Privately held small businesses may soon face one less obstacle when it comes to finding potential sources of capital. Currently, capital raising efforts for these businesses, and anyone acting on their behalf, are constrained by a prohibition under the Securities Act of 1933 (Securities Act) on general solicitation and general advertising for all private offerings. But in recent months, the House of Representatives and a new advisory committee to the Securities Exchange Commission (SEC) have proposed that for most private offerings this prohibition should no longer apply. A removal of such general solicitation restrictions would clearly facilitate the raising of earlystage capital “on-line.”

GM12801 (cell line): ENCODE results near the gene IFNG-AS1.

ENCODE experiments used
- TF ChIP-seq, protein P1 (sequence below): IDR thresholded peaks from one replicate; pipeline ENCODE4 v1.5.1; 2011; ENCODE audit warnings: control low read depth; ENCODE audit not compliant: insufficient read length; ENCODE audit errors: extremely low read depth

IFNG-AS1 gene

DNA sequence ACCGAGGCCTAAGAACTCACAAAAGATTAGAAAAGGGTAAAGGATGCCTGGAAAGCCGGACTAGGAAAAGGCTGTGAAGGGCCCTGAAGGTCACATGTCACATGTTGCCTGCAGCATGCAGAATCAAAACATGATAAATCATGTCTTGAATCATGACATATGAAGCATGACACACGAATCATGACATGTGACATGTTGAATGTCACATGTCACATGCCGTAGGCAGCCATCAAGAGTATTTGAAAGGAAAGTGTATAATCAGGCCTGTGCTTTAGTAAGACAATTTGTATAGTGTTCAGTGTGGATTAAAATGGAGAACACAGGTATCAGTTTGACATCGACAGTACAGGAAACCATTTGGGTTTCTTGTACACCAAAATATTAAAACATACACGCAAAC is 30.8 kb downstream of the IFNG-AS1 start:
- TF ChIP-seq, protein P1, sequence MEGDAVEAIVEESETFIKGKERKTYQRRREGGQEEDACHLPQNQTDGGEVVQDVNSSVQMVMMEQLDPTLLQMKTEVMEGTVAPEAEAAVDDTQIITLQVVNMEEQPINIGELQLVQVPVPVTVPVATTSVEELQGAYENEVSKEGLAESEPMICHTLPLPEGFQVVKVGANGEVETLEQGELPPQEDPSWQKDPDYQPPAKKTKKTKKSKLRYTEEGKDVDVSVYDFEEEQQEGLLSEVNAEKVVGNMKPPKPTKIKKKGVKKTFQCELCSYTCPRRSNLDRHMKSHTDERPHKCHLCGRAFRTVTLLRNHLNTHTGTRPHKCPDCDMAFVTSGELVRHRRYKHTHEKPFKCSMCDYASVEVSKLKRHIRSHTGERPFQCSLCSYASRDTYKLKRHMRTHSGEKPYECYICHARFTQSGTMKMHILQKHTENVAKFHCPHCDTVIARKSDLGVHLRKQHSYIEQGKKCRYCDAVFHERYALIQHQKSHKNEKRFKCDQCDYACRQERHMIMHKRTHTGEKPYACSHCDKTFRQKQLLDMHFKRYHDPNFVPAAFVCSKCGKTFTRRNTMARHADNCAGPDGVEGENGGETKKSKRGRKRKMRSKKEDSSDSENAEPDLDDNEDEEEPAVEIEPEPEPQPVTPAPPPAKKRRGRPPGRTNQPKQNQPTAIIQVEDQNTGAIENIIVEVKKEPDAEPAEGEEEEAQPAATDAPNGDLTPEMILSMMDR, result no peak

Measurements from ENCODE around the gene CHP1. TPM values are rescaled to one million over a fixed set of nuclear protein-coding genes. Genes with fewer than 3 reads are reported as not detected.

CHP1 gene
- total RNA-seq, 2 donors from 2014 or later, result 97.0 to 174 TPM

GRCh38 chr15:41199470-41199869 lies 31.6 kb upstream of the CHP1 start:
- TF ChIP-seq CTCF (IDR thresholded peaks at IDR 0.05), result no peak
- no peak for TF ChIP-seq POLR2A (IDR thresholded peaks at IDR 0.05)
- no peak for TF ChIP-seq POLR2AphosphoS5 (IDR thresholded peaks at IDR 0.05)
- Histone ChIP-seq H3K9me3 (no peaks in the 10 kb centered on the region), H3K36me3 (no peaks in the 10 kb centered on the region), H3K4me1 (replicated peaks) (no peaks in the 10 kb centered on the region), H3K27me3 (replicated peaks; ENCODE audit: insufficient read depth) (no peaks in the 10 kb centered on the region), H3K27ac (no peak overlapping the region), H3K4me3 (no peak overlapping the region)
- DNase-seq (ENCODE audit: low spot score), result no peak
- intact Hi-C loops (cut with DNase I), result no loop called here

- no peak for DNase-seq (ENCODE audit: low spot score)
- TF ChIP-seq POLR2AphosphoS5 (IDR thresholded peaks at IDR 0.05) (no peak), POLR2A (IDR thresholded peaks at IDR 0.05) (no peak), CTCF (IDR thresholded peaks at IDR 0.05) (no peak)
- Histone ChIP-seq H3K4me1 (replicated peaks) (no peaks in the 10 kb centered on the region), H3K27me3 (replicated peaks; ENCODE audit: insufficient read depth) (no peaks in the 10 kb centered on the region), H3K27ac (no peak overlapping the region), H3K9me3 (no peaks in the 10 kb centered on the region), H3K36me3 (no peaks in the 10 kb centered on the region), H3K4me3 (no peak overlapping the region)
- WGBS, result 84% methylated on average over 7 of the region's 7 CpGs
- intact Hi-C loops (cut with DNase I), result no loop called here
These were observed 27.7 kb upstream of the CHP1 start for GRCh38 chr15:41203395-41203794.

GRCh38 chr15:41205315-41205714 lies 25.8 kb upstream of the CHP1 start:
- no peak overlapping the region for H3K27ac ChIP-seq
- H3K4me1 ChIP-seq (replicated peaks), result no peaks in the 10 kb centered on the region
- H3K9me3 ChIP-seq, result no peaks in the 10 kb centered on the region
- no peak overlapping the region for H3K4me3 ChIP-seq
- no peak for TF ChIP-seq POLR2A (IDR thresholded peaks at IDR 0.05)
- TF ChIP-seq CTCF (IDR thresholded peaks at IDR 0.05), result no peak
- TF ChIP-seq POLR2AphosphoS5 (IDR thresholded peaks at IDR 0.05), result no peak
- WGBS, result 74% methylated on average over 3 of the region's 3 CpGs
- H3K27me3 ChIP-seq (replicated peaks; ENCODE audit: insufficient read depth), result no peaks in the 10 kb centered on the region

In early November of 2011, the House passed the Access to Capital for Job Creators Act (H.R. 2940) by a large and bi-partisan majority of 413-11. If the bill becomes law, the SEC would be required within 90 days to revise Rule 506 of Regulation D to permit general solicitation and general advertising for a private offering, as long as all purchasers are accredited investors. Rule 506, which contains no limits on offering size, is the most widely relied upon rule used for private offerings that are exempt from registration under Section 4(2) of the Securities Act. Immediately after H.R. 2940 passed, an identical version (S. 1831) was introduced in the Senate by Senator John Thune, but has not been voted upon yet.
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